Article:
2006 August 03 Thursday
Audited Financials Show Larger US Government Debt
A set of books maintained by the US federal government to more closely match how corporations are required to account for costs and liabilities shows a deficit twice as large as the more widely used deficit measure.
The federal government keeps two sets of books.
The set the government promotes to the public has a healthier bottom line: a $318 billion deficit in 2005.
The set the government doesn't talk about is the audited financial statement produced by the government's accountants following standard accounting rules. It reports a more ominous financial picture: a $760 billion deficit for 2005. If Social Security and Medicare were included — as the board that sets accounting rules is considering — the federal deficit would have been $3.5 trillion.
Congress has written its own accounting rules — which would be illegal for a corporation to use because they ignore important costs such as the growing expense of retirement benefits for civil servants and military personnel.
Last year, the audited statement produced by the accountants said the government ran a deficit equal to $6,700 for every American household. The number given to the public put the deficit at $2,800 per household.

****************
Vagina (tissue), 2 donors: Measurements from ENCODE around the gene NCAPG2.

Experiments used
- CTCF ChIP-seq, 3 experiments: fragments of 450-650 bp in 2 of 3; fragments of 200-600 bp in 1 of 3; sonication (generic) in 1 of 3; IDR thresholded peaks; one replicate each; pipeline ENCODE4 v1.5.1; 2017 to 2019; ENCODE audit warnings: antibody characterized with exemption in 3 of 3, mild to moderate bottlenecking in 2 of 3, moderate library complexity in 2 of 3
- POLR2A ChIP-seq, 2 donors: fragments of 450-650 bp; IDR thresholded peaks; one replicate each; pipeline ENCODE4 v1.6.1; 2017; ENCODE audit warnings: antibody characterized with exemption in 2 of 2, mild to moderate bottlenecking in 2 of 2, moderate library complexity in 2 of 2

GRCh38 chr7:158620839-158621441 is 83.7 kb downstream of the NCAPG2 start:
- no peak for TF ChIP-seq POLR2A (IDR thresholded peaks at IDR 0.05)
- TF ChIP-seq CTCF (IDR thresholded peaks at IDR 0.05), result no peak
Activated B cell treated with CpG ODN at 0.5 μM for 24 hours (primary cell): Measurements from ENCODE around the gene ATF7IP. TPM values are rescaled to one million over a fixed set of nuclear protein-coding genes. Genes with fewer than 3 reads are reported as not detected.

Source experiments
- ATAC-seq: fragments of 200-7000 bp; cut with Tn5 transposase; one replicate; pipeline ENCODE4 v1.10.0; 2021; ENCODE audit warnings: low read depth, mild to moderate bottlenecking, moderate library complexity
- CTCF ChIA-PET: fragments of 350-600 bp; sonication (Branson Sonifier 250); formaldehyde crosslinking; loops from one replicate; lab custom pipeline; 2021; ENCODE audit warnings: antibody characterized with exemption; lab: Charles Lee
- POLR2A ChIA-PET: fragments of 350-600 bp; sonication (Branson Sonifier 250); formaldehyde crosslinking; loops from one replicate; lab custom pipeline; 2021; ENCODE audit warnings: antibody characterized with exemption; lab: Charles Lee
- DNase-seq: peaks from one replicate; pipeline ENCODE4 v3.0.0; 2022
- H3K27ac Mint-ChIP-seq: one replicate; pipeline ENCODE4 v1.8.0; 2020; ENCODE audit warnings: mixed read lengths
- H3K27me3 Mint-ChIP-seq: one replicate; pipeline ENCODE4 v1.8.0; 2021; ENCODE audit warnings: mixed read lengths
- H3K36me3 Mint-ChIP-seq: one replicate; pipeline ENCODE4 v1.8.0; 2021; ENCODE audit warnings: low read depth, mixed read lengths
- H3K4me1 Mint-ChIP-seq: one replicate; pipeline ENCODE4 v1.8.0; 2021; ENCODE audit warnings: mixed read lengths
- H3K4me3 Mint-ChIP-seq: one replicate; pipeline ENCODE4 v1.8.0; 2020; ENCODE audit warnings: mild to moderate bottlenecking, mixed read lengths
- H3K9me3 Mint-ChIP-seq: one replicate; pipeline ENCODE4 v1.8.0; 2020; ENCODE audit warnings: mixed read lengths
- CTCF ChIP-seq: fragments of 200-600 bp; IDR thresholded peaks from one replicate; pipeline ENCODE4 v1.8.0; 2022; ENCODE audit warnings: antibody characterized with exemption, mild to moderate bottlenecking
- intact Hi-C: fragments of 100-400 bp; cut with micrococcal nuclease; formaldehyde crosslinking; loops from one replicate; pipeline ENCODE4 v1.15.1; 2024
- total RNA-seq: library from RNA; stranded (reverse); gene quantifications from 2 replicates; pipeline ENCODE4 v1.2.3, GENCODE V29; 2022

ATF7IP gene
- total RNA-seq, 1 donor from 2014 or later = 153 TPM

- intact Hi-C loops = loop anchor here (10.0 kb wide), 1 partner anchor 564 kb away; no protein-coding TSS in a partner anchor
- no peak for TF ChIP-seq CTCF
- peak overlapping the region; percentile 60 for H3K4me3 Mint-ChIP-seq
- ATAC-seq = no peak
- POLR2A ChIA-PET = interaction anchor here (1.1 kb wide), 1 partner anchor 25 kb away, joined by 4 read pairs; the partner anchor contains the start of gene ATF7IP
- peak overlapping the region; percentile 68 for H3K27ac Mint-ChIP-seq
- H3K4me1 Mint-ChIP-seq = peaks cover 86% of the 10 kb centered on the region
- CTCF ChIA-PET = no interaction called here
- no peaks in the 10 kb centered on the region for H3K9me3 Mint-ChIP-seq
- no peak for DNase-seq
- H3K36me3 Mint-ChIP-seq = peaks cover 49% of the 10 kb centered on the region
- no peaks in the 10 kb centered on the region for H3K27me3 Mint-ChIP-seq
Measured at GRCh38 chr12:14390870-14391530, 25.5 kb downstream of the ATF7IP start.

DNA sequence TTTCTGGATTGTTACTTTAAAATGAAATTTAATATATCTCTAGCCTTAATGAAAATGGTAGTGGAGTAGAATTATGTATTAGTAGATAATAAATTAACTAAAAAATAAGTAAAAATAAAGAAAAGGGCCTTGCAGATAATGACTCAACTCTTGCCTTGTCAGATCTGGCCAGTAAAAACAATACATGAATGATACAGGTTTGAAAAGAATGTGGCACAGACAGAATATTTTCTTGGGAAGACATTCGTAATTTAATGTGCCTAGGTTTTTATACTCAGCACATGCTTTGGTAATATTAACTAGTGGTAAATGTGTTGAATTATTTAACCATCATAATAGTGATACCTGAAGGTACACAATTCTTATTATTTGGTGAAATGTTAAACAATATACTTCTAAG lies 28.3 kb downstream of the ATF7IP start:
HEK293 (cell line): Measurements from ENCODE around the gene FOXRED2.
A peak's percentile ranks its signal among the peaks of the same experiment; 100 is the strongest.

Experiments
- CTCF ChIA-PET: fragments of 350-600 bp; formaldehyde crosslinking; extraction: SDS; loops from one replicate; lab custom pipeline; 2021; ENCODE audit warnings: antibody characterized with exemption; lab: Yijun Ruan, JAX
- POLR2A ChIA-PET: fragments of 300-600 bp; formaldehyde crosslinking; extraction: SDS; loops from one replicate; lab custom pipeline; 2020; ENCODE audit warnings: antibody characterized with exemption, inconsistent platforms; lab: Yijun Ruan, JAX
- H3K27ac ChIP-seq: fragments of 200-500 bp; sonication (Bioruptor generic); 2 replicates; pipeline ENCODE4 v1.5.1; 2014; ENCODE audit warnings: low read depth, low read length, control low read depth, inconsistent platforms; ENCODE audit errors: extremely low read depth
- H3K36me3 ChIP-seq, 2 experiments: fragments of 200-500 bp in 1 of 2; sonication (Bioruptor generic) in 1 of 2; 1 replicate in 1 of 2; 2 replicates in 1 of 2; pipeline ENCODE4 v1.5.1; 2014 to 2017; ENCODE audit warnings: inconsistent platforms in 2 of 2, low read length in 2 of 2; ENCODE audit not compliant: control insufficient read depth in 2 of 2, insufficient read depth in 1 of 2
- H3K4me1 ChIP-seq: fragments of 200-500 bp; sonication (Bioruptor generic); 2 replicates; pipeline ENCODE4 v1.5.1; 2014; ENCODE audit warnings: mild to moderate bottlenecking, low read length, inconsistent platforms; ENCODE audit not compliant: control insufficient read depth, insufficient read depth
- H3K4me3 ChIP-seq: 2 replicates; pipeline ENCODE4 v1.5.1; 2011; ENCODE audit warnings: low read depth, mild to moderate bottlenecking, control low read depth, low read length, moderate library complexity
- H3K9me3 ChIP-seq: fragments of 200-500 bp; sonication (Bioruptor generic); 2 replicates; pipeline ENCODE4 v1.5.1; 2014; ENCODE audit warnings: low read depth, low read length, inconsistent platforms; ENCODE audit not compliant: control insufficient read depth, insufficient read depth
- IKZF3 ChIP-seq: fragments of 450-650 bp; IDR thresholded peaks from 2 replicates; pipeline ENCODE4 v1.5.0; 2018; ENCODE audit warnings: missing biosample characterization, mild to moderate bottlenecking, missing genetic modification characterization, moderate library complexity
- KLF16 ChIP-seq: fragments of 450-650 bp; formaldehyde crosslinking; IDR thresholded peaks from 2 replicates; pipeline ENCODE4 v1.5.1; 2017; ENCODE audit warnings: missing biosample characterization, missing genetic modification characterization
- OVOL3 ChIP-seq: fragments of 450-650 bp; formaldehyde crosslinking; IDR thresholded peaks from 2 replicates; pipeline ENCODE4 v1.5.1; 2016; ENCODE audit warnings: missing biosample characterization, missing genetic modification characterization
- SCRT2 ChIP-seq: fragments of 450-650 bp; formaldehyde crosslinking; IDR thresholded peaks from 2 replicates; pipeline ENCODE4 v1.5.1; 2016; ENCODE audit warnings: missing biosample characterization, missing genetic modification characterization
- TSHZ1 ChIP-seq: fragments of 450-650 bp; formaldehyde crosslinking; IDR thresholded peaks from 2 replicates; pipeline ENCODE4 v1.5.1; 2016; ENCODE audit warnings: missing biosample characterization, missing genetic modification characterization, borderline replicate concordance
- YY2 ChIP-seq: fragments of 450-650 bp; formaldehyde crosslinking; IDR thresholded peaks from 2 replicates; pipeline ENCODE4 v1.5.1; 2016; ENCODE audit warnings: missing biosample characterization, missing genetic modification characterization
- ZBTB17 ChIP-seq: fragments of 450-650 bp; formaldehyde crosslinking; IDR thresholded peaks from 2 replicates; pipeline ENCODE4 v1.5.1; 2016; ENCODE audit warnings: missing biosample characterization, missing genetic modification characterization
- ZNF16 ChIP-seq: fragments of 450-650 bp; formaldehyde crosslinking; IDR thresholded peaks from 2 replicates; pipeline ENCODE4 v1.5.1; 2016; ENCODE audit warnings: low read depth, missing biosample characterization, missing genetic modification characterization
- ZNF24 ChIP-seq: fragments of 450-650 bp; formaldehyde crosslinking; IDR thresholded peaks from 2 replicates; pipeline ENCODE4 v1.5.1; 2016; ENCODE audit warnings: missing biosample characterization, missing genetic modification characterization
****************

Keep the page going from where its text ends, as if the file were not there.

The unfunded liabilities are going to start showing up in cash flows as the baby boomers retire. In the 2010s and 2020s the US government will try to cut back on retirement benefits.
Federal law requires that companies and institutions that have revenue of $1 million or more use accrual accounting. Microsoft used accrual accounting when it reported $12 billion in net income last year. The American Red Cross used accrual accounting when it reported a $445 million net gain.
Congress used cash accounting when it reported the $318 billion deficit last year.
Social Security chief actuary Stephen Goss says it would be a mistake to apply accrual accounting to Social Security and Medicare. These programs are not pensions or legally binding federal obligations, although many people view them that way, he says.